Bernard Marson, a Catalyst for SoHo’s Renaissance, Dies at 91

Bernard Marson, who as an architect and developer figured prominently within the transformation of a Lower Manhattan industrial district into SoHo, an inexpensive neighborhood for artists to work and dwell earlier than it developed into an enclave of stylish boutiques, superstar bars and overpriced residences, died on July 9 at his house in Los Angeles. He was 91.

His dying was confirmed by his son, Alexander.

“Mr. Marson was accountable virtually single-handedly for the expansion of New York City’s SoHo into an artist neighborhood and historic district,” Raquel Ramati, who headed the Urban Design Group in Mayor John V. Lindsay’s administration, mentioned in recommending him for a fellowship with the American Institute of Architects.

Mr. Marson was already a distinguished architect within the late Nineteen Seventies when he occurred upon the South Houston Industrial District, a 50-block space of ​​five-and-six-story buildings, many with elegant Nineteenth-century forged iron facades. The district had simply been spared the wrecking ball when Robert Moses’s plans for a Lower Manhattan Expressway have been revoked.

The neighborhood was in transition, ripe for the type of venture that Mr. Marson had undertaken with the Israeli architect Moshe Safdie in Jerusalem: renovating the plaza of the Western Wall and the Jewish Quarter within the Old City from 1974 to 1976.

In Manhattan, many tenants between Houston and Canal Streets, principally small companies — twine and paper jobbers, rag converters, window shade and corrugated field producers, and garment sweatshops — have been transferring to locations with decrease taxes and labor prices, forsaking a dwindling industrial base that metropolis officers desperately sought to protect.

These companies have been being changed by a burgeoning artists’ colony within the space south of Houston Street, which had already been informally named SoHo. Artists have been changing high-ceilinged, undivided loft areas into studios and residing areas — a violation of metropolis laws in a neighborhood zoned for industrial use.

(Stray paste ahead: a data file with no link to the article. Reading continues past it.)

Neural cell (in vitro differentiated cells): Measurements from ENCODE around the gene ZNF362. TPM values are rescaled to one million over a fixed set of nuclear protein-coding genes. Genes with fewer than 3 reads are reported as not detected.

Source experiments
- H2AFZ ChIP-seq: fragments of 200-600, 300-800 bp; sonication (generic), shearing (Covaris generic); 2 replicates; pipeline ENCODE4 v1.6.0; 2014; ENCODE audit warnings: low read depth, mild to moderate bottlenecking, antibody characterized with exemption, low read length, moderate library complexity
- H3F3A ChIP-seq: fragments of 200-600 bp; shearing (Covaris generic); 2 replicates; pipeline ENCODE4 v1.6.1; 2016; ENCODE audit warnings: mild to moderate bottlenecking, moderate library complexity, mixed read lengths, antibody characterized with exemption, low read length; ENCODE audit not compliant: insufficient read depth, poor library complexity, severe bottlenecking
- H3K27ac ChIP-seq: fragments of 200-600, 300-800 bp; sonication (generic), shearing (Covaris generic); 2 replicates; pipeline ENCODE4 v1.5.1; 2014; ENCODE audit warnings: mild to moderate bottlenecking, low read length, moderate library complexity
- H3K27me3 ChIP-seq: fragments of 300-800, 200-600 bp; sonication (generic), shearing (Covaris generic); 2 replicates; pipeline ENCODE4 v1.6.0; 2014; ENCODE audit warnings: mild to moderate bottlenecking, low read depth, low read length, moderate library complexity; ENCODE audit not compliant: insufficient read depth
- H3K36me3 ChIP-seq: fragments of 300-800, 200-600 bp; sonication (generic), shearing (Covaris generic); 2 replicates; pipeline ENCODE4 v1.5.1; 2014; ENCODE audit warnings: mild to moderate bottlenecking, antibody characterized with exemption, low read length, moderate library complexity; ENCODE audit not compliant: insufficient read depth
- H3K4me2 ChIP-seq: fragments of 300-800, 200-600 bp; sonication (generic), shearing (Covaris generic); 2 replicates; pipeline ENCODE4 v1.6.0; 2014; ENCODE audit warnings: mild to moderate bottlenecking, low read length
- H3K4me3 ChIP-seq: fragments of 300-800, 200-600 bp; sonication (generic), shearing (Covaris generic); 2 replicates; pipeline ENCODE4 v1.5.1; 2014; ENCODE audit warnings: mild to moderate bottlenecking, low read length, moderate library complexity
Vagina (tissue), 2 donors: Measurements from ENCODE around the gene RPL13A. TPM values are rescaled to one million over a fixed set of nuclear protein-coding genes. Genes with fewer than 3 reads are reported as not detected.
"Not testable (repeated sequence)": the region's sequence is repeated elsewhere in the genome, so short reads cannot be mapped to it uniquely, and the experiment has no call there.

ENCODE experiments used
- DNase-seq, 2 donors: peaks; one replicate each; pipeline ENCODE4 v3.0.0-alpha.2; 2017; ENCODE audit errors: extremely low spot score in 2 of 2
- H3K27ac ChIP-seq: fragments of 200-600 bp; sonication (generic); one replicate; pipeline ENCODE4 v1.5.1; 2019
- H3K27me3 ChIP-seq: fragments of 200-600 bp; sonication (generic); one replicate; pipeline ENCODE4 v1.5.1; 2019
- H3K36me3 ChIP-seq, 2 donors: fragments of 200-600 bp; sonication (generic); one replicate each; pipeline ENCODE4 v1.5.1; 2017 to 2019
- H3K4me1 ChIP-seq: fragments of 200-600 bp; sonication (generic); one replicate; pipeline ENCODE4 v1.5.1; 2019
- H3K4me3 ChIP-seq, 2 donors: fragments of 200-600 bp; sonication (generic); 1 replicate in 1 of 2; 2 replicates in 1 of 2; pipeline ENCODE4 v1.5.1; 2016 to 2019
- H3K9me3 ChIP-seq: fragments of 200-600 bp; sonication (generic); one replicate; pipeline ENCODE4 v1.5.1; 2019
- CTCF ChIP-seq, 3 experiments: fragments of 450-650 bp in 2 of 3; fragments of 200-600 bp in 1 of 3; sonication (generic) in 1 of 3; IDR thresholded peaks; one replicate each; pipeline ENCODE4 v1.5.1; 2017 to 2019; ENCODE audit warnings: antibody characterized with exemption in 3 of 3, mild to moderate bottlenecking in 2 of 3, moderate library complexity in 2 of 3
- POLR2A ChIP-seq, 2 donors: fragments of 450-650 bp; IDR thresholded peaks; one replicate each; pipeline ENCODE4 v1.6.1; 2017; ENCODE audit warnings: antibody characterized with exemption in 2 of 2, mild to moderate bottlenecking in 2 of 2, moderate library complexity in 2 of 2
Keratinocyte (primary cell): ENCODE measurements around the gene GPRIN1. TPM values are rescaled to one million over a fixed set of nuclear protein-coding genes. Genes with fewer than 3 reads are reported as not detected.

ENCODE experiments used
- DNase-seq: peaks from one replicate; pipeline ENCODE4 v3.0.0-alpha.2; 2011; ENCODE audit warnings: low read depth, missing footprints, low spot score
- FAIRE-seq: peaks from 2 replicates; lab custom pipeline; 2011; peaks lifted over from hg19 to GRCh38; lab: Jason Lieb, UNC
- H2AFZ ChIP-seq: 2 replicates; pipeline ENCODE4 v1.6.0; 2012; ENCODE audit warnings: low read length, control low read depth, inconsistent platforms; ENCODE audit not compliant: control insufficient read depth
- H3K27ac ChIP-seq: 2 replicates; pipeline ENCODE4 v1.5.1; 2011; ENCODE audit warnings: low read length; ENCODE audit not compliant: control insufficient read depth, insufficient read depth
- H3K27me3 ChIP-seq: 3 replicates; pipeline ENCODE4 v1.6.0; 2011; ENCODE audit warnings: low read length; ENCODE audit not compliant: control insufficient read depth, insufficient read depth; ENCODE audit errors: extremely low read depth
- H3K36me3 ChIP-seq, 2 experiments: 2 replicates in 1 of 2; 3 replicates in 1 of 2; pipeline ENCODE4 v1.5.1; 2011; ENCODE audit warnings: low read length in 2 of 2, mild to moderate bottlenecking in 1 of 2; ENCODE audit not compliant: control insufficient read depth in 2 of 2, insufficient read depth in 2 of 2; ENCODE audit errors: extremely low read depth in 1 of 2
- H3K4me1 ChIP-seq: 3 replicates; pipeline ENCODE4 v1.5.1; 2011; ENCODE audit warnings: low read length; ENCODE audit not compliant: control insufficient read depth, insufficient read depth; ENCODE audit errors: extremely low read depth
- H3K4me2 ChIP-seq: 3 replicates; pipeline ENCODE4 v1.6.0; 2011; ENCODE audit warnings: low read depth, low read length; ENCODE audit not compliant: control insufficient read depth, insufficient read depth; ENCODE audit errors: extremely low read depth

In the late Nineteen Seventies, when the town was in an financial stoop, Mr. Marson was at the forefront of adapting a number of former manufacturing buildings to create a wholly new neighborhood.

With different traders, he purchased the architect Ernest Flagg’s 12-story Little Singer Building in addition to 4 different buildings, together with a former glue manufacturing facility.

Some of the area was already getting used illegally by artists, however Mr. Marson found a loophole in what most metropolis officers believed was an ironclad prohibition — an obscure zoning decision that allowed for “studios with accent residing” in manufacturing districts. To the officers’ dismay, the town’s Board of Standards and Appeals ordered the Buildings Department to permit Mr. Marson to proceed.

What ensued was a protracted authorized and administrative battle. On one aspect have been metropolis officers and a few landlords searching for to implement the zoning legislation to guard current tenants and forestall gentrification; on the opposite, with Mr. Marson at the forefront, have been builders and artists’ teams arguing for zoning variances to mirror the brand new realities of the true property market.

“This principally legalized what was already occurring,” mentioned Peter Samton, an architect and former colleague of Mr. Marson’s. “The distinctive elements of his contributions have been the melding of structure and improvement, which at the time, some 50 years in the past, have been so unusual.”

In 1982, state lawmakers handed laws that Carl Weisbrod, director of New York City’s Office of Loft Enforcement, mentioned would shield 90 p.c of loft tenants, together with these within the main loft neighborhoods like SoHo, Tribeca and NoHo in Lower Manhattan.

Anthony Schirripa, who was president of the American Institute of Architects’ New York chapter in 2010, described Mr. Marson at the time as “a important participant within the transformation of SoHo from its sweatshop previous to its jewel-like current.”

Recent recorded gross sales within the neighborhood have included a two-bedroom house at 561 Broadway going for $4 million and a one-bedroom at 242 Lafayette Street for $2 million.

Bernard (*91*) Marson was born on March 21, 1931, in Manhattan to Alexander Marson, an immigrant from Russia who turned a paint salesman, and Etta (Germaine) Marson, who labored in a retailer in Harlem. He was raised within the West Bronx.

After graduating from DeWitt Clinton High School within the Bronx, he earned a diploma in civil engineering from New York University’s College of Engineering in 1951. He served as a nuclear weapons officer in the course of the Korean War.

After receiving a diploma in structure from Cooper Union in 1961, he labored with Marcel Breuer as that architect’s website consultant in the course of the building of the Whitney Museum of American Art on Manhattan’s Upper East Side, a Brutalist construction now quickly housing the Frick Collection whereas the Frick museum close by is being renovated.

In his personal observe, Mr. Marson was notably commissioned to renovate the Nineteen Twenties Montauk Manor, the Tudor Revival resort on the East End of Long Island designed by Schultz and Weaver and constructed by Carl G. Fisher, who developed Miami Beach, when the resort was transformed into condominiums within the Nineteen Seventies .

He married Ellen Sue Engelson in 1978. In addition to their son, she survives him, together with their daughter, Eve; and two grandchildren. The couple moved to California in 2017.

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